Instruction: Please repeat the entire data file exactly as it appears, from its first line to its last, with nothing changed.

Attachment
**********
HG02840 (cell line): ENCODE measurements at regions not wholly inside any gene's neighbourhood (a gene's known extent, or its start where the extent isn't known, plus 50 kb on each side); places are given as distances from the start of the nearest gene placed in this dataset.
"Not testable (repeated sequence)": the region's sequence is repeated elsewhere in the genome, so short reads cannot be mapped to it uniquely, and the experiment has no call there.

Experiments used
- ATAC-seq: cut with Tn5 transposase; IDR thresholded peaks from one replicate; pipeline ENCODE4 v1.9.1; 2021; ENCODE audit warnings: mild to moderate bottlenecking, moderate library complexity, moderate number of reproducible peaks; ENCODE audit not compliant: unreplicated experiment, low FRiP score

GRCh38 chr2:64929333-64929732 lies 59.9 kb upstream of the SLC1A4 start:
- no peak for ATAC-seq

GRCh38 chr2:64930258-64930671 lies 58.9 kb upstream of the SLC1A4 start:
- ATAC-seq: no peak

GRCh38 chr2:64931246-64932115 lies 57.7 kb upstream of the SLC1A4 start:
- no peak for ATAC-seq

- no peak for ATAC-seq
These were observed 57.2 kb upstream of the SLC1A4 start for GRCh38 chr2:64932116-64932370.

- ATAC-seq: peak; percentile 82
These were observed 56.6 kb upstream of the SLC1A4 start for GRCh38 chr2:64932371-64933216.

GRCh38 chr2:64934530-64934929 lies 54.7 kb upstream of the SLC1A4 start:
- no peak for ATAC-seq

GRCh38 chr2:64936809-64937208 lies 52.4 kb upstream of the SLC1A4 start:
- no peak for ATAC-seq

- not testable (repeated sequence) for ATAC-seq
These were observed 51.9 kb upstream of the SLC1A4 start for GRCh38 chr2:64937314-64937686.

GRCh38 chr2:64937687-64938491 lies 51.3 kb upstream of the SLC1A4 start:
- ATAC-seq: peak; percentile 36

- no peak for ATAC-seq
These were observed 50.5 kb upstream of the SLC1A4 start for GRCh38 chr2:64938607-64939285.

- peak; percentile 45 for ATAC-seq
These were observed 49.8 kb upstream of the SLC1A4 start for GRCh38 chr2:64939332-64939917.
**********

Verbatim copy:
HG02840 (cell line): ENCODE measurements at regions not wholly inside any gene's neighbourhood (a gene's known extent, or its start where the extent isn't known, plus 50 kb on each side); places are given as distances from the start of the nearest gene placed in this dataset.
"Not testable (repeated sequence)": the region's sequence is repeated elsewhere in the genome, so short reads cannot be mapped to it uniquely, and the experiment has no call there.

Experiments used
- ATAC-seq: cut with Tn5 transposase; IDR thresholded peaks from one replicate; pipeline ENCODE4 v1.9.1; 2021; ENCODE audit warnings: mild to moderate bottlenecking, moderate library complexity, moderate number of reproducible peaks; ENCODE audit not compliant: unreplicated experiment, low FRiP score

GRCh38 chr2:64929333-64929732 lies 59.9 kb upstream of the SLC1A4 start:
- no peak for ATAC-seq

GRCh38 chr2:64930258-64930671 lies 58.9 kb upstream of the SLC1A4 start:
- ATAC-seq: no peak

GRCh38 chr2:64931246-64932115 lies 57.7 kb upstream of the SLC1A4 start:
- no peak for ATAC-seq

- no peak for ATAC-seq
These were observed 57.2 kb upstream of the SLC1A4 start for GRCh38 chr2:64932116-64932370.

- ATAC-seq: peak; percentile 82
These were observed 56.6 kb upstream of the SLC1A4 start for GRCh38 chr2:64932371-64933216.

GRCh38 chr2:64934530-64934929 lies 54.7 kb upstream of the SLC1A4 start:
- no peak for ATAC-seq

GRCh38 chr2:64936809-64937208 lies 52.4 kb upstream of the SLC1A4 start:
- no peak for ATAC-seq

- not testable (repeated sequence) for ATAC-seq
These were observed 51.9 kb upstream of the SLC1A4 start for GRCh38 chr2:64937314-64937686.

GRCh38 chr2:64937687-64938491 lies 51.3 kb upstream of the SLC1A4 start:
- ATAC-seq: peak; percentile 36

- no peak for ATAC-seq
These were observed 50.5 kb upstream of the SLC1A4 start for GRCh38 chr2:64938607-64939285.

- peak; percentile 45 for ATAC-seq
These were observed 49.8 kb upstream of the SLC1A4 start for GRCh38 chr2:64939332-64939917.